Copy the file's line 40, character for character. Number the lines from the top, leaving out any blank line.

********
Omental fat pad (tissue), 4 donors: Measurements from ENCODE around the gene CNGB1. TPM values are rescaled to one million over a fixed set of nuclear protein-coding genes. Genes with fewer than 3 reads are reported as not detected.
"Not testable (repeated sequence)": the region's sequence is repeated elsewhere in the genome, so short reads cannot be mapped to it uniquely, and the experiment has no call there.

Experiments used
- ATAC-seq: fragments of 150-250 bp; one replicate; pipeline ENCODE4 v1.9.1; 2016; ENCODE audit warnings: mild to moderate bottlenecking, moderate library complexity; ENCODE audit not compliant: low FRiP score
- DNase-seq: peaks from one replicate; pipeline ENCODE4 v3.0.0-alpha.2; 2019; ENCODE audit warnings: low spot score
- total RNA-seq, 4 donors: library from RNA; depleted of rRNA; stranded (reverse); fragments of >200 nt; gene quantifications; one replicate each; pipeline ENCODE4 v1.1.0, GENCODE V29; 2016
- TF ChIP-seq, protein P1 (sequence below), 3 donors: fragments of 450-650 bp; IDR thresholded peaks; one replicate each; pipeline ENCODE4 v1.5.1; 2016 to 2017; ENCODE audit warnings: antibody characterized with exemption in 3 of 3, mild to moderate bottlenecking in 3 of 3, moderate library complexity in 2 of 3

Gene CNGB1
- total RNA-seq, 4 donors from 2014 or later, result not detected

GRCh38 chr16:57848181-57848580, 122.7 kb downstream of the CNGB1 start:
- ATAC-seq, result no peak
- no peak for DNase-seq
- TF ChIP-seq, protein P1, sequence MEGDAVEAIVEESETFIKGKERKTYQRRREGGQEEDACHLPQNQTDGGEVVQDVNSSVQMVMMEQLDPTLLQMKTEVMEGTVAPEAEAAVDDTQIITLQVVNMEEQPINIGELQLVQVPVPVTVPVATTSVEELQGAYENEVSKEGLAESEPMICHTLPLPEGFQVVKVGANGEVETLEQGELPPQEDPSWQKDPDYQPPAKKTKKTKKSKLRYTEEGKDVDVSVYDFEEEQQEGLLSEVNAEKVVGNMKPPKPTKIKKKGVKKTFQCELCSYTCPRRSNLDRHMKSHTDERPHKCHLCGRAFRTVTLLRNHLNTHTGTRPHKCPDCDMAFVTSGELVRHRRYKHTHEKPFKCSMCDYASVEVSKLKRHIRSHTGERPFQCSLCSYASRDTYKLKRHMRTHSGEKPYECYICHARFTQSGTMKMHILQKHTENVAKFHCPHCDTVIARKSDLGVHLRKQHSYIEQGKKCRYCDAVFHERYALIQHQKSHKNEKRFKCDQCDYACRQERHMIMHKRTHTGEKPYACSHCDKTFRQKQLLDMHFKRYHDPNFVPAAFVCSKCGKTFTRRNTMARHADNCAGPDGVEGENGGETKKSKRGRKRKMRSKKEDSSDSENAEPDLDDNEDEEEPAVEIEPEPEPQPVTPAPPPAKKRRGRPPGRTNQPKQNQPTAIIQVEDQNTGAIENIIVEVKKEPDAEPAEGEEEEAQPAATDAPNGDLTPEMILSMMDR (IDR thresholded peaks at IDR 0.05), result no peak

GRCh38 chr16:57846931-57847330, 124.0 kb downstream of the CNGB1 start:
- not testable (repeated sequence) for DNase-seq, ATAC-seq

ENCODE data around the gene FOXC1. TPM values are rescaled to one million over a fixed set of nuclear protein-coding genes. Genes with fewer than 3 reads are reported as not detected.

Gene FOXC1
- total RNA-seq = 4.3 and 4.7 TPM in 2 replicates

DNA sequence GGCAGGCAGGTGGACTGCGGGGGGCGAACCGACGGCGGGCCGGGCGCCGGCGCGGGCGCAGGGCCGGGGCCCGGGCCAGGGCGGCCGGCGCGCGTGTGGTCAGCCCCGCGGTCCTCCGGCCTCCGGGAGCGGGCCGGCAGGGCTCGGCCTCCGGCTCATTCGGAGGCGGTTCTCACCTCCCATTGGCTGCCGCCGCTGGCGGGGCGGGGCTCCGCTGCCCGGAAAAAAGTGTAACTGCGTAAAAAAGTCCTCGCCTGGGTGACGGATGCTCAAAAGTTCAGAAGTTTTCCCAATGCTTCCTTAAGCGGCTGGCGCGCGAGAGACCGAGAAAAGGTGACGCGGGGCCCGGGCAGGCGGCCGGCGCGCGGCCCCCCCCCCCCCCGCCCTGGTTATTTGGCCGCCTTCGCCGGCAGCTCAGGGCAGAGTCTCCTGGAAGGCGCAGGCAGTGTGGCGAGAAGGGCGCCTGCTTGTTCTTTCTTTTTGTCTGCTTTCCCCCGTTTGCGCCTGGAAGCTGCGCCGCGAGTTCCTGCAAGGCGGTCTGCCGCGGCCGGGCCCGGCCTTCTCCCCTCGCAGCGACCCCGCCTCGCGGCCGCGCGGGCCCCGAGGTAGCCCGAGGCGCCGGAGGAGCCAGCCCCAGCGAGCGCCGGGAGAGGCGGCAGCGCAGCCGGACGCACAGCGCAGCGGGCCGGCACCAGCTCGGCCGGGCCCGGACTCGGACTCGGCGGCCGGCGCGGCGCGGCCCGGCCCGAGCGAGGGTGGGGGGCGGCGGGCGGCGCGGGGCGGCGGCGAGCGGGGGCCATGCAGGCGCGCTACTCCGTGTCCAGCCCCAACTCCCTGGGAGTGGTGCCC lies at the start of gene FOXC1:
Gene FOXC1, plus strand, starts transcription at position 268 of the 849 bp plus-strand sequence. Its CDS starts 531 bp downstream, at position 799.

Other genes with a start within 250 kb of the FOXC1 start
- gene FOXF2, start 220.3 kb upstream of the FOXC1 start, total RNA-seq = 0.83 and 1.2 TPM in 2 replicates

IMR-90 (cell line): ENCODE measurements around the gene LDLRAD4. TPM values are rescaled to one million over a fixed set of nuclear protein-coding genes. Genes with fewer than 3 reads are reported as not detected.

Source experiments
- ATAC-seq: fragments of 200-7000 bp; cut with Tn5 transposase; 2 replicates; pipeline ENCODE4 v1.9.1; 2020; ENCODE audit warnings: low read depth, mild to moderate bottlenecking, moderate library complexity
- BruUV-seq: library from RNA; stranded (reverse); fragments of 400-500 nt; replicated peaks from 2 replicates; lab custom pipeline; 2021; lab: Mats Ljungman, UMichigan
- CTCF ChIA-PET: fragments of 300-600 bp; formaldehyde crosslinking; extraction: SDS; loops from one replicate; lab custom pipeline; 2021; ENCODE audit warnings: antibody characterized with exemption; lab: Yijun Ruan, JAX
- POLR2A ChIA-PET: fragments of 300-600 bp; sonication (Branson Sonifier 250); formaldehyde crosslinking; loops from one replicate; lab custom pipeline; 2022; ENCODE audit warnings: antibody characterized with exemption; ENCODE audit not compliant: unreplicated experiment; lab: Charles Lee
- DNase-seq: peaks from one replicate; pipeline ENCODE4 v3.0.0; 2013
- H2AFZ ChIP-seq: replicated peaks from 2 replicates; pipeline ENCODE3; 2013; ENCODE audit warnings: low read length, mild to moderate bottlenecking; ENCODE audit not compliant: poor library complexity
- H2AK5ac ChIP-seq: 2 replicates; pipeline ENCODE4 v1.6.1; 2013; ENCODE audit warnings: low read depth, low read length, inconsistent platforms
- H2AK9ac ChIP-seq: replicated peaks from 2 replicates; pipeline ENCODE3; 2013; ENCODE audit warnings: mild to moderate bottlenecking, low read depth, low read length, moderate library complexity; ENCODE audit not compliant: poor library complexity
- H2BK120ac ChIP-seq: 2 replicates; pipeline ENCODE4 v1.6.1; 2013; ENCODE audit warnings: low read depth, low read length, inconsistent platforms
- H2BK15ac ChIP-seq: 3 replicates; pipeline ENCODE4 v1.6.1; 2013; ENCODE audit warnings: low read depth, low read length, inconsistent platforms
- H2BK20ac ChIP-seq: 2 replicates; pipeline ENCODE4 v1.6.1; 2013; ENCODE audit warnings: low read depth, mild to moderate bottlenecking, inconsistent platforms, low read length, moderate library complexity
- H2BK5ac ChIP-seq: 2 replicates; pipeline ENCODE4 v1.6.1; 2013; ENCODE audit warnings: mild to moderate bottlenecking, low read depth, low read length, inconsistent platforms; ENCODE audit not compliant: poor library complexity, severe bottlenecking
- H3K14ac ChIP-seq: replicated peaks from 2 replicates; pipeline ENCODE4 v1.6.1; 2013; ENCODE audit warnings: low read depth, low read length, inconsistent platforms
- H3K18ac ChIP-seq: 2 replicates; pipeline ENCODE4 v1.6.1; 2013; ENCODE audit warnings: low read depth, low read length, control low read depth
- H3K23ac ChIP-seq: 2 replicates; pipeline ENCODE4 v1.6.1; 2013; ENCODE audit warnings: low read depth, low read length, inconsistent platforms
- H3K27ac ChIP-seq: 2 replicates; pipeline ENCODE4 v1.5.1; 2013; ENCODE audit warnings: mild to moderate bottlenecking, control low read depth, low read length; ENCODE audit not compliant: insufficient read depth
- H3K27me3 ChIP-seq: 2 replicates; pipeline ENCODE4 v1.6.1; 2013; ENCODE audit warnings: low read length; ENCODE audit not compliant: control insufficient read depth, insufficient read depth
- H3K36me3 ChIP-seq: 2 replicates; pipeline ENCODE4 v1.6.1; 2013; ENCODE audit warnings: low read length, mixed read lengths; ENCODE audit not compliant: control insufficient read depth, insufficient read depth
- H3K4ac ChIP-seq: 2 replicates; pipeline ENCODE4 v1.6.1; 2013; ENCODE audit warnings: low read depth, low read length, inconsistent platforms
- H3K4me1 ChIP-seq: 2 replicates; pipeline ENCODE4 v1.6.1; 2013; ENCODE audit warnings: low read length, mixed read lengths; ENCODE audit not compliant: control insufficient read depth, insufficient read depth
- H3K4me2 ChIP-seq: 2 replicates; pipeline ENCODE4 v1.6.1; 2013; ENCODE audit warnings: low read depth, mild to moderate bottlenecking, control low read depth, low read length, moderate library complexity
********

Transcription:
- H3K27ac ChIP-seq: 2 replicates; pipeline ENCODE4 v1.5.1; 2013; ENCODE audit warnings: mild to moderate bottlenecking, control low read depth, low read length; ENCODE audit not compliant: insufficient read depth